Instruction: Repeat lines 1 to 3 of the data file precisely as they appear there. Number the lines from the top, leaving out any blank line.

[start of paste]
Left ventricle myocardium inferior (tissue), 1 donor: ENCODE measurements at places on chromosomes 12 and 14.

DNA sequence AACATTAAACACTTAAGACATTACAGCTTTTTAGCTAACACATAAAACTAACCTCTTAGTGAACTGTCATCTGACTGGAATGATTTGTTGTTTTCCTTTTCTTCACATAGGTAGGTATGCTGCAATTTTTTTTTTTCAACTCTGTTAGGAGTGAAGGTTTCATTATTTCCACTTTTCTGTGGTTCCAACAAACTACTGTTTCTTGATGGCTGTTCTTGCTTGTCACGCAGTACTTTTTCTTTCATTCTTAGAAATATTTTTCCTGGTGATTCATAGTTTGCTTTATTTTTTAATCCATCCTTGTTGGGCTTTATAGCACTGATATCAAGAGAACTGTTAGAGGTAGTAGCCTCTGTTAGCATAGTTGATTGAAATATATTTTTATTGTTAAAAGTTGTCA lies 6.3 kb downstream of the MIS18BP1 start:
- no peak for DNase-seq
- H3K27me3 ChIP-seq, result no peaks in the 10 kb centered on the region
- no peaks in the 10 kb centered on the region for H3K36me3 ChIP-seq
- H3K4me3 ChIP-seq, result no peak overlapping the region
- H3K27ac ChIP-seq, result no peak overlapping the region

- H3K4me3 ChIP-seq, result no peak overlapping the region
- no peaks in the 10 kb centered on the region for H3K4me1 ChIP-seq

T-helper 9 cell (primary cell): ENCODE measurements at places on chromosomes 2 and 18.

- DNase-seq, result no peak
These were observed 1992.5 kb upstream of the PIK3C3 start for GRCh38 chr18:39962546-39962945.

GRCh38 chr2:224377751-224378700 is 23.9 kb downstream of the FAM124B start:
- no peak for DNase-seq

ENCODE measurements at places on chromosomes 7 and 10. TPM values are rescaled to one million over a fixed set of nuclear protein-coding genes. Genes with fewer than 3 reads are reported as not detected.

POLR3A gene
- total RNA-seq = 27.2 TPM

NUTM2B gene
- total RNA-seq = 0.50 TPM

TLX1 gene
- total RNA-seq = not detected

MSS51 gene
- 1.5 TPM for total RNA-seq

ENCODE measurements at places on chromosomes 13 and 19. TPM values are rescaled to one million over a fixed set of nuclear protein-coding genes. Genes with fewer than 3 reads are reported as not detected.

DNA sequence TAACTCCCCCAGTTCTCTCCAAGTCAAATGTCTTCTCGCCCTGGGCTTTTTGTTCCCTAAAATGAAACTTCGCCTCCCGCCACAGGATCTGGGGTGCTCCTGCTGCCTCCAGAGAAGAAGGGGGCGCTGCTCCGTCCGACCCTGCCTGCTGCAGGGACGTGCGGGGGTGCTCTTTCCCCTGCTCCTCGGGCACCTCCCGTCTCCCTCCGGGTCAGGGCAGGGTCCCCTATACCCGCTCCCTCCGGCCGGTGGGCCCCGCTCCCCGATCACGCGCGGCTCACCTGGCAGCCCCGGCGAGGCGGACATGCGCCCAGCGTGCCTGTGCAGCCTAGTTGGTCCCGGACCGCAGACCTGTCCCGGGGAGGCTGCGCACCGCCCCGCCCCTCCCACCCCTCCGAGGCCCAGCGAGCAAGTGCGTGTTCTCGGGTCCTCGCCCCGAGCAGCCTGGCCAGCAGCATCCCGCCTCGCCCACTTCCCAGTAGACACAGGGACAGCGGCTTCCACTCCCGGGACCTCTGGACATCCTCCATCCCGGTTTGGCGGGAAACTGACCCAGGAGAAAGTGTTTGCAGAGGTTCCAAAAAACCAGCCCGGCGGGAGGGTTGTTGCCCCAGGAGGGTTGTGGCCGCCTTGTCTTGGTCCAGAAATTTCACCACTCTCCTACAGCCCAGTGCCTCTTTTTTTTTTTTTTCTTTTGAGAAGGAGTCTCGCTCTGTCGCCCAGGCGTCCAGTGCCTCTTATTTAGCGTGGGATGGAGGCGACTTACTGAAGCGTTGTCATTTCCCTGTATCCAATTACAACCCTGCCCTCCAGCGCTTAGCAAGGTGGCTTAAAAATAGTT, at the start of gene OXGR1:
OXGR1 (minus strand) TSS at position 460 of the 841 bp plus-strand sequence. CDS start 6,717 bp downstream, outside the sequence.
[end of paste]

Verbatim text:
Left ventricle myocardium inferior (tissue), 1 donor: ENCODE measurements at places on chromosomes 12 and 14.

DNA sequence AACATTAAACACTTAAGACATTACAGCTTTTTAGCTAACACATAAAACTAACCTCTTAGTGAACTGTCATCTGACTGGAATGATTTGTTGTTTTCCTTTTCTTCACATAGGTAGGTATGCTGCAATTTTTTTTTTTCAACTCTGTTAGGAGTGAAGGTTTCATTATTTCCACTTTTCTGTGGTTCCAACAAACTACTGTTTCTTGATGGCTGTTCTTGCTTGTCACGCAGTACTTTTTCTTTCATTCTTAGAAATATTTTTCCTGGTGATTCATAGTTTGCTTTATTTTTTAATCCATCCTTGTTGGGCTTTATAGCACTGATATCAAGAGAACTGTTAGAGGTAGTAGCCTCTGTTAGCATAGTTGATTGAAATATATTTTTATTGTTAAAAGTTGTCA lies 6.3 kb downstream of the MIS18BP1 start:
- no peak for DNase-seq